''There are several things that are certainly going to happen,'' Governor Graham says. ''The cost of refugees to local communities will escalate. As an example, the largest hospital in Florida is Jackson Memorial in Miami. . . . Almost one in five babies born there are born to mothers of the entrant population. They will become an unpaid bill to be picked up by the local community.
''All the ingredients for increased crime are certainly in place as you have this many people who are destitute and desperate, . . .'' he continued. ''It's the equivalent of adding 4 to 5 percent to your unemployment rate overnight.
He adds the US will also see ''the beginnings of a movement of people from Florida to one of the other states in which they will be able to continue to get benefits.''
The governor has suggested that refugees go to one of six states where the federal aid will continue on a 36-month eligibility basis. He is suing the federal government over this policy, which continues to provide federal assistance for entrants for 36 months in states that have general welfare funds, while allowing assistance only up to 18 months in states like Florida which have no general welfare program.
A single problem that has troubled all of the refugee programs -- but perhaps has been most hotly debated in this state, where 75 percent of the 1980 entrants settled -- is deciding who is responsible for supporting the refugees, who are largely unskilled and uneducated and thus largely unemployed.
Although there has been some success in the federal interception program, in which US Coast Guard patrols keep boatloads of Haitians from entering the country, Graham blames the federal government for the refugee problems Florida has been saddled with. It is a federal agency -- the Immigration and Naturalization Service - that decides when and if a person can stay in the United States, and Graham says it stands to reason that the federal government should provide for these people.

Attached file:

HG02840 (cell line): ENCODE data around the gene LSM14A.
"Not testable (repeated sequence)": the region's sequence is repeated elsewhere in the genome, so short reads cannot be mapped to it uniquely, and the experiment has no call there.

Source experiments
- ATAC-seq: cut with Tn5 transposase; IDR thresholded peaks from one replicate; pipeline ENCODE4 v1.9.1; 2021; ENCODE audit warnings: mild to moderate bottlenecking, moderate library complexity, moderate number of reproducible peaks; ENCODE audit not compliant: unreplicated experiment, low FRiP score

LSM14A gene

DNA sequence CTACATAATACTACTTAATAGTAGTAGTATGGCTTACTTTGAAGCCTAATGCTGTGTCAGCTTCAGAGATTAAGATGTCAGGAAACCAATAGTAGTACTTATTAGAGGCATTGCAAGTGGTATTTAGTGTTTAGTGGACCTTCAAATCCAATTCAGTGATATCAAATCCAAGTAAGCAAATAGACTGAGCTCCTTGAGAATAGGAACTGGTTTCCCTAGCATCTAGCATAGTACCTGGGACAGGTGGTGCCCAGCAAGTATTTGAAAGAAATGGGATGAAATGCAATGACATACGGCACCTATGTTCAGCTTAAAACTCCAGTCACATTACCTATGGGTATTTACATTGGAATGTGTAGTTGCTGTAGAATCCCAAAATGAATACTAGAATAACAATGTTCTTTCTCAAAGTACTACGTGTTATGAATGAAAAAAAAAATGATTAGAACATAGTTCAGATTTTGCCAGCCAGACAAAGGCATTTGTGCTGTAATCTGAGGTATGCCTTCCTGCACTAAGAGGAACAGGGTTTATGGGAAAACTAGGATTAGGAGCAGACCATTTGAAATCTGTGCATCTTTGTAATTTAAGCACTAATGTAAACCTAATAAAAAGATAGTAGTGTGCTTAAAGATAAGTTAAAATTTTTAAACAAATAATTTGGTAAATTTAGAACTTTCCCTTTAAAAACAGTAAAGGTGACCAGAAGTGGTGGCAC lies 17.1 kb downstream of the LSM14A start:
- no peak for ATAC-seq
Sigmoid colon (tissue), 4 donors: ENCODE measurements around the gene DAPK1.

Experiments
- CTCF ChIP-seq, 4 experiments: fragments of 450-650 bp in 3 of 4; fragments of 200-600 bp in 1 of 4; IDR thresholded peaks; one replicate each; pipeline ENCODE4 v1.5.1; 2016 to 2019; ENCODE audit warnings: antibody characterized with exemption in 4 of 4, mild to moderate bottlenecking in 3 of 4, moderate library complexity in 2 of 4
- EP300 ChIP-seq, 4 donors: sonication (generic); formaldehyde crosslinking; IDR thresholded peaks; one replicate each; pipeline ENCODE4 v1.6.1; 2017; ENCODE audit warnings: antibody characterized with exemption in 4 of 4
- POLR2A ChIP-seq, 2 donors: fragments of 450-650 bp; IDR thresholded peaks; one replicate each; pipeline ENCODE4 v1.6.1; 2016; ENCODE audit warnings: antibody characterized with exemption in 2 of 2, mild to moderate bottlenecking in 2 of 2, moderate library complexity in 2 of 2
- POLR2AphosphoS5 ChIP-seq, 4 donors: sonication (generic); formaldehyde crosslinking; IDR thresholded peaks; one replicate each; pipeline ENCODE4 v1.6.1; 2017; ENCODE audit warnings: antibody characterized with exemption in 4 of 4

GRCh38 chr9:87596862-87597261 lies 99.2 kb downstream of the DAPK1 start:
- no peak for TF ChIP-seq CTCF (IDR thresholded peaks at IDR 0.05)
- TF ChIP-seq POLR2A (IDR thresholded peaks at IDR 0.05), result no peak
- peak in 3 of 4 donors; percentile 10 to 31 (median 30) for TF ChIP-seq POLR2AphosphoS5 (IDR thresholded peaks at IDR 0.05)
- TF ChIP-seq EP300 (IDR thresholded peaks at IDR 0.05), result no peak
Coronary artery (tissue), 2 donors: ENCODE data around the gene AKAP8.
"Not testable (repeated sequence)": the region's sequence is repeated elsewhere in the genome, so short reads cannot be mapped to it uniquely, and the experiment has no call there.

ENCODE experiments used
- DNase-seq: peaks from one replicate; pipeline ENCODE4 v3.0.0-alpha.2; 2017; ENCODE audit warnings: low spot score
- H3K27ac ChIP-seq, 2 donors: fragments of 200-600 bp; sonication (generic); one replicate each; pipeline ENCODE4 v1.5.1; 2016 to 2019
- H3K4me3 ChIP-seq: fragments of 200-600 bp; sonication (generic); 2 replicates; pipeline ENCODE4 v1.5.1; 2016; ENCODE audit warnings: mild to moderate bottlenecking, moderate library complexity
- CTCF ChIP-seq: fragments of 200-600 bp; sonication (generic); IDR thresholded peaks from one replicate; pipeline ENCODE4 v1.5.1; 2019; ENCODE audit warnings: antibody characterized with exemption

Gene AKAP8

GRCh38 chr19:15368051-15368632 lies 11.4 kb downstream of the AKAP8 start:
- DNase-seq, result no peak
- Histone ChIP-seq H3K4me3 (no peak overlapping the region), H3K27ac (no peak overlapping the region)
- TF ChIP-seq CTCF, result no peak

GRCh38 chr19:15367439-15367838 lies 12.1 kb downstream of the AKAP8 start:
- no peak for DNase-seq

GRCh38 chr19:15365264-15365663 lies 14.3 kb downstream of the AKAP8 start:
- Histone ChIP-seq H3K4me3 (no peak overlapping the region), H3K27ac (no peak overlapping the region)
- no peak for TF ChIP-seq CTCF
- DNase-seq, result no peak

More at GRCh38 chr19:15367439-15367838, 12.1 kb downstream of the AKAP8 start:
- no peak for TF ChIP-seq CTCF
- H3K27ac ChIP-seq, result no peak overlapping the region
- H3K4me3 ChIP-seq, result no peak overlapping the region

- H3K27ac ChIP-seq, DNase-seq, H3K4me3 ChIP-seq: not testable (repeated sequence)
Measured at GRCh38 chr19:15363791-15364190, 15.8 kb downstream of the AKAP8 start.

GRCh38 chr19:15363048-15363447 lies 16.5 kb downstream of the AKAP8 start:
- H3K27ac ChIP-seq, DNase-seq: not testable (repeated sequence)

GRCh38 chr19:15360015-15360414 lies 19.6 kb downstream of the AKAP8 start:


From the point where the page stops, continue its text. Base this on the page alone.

How can Florida, which has spent $150 million on refugee programs since 1980, be financially responsible for an immigration program it can't control, he asks.
Meanwhile, social workers on the streets in Miami say that the cutoff has been followed by an increase in refugee evictions in recent weeks. Staff members of the Haitian American Community Association of Dade (HACAD) report evicted finding Haitians sleeping in cars and on park benches. A Cuban assistance program director notes that makeshift tents have blossomed under freeway ramps and bridges as well as on abandoned boats where Cubans are taking shelter. As fast as officials can dismantle the the crude abodes, she says, they reappear.
Linda Berkowitz, operations and management consultant for refugee programs for Florida's Health and Rehabilitative Services, says many of the entrants will qualify for food stamps. But, she adds, that aside from a $5 million advance on a requested $34 million in federal impact aid, there will be no cash assistance for entrants. She suggests that before masses of refugees spill out into the streets, there will be larger numbers sharing houses and apartments where many already sleep in shifts, bunk on dining room tables or sleep five in a bed.